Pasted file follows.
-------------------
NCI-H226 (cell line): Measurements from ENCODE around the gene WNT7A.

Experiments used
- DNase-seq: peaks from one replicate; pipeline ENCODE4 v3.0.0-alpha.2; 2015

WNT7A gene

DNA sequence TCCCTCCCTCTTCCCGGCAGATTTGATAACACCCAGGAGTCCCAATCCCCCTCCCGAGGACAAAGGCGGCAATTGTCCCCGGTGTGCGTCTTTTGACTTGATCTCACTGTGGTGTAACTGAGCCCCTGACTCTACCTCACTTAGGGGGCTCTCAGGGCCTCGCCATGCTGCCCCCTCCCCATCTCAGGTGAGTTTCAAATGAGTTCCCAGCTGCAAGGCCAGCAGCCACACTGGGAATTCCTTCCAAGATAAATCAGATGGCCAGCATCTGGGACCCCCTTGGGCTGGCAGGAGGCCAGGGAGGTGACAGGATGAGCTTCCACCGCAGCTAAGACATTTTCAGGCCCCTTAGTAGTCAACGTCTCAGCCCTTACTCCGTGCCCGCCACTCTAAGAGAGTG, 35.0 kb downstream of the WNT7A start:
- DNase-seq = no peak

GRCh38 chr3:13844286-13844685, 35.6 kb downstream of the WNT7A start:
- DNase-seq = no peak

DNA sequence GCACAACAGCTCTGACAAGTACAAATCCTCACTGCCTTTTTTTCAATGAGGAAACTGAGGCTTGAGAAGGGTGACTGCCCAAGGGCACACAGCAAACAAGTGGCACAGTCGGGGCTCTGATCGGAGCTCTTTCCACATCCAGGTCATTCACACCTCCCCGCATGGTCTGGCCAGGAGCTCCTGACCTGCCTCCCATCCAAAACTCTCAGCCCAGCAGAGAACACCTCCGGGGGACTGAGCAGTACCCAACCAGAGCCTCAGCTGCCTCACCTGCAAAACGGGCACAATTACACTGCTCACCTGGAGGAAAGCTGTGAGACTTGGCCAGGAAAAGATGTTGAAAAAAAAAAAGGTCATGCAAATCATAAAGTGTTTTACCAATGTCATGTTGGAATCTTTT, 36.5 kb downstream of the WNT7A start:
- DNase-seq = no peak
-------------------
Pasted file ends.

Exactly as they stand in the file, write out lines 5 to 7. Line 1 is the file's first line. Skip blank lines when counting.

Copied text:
DNA sequence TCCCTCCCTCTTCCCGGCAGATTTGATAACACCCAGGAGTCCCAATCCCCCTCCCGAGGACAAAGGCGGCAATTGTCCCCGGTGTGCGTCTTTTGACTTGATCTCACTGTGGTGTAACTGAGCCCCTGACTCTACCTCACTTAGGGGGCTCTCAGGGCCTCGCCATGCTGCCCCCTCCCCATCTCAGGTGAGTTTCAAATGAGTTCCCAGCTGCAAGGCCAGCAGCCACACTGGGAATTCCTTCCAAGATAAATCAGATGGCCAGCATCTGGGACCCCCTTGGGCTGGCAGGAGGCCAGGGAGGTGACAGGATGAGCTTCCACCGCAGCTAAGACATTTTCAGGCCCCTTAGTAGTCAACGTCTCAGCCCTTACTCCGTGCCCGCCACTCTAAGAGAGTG, 35.0 kb downstream of the WNT7A start:
- DNase-seq = no peak

GRCh38 chr3:13844286-13844685, 35.6 kb downstream of the WNT7A start: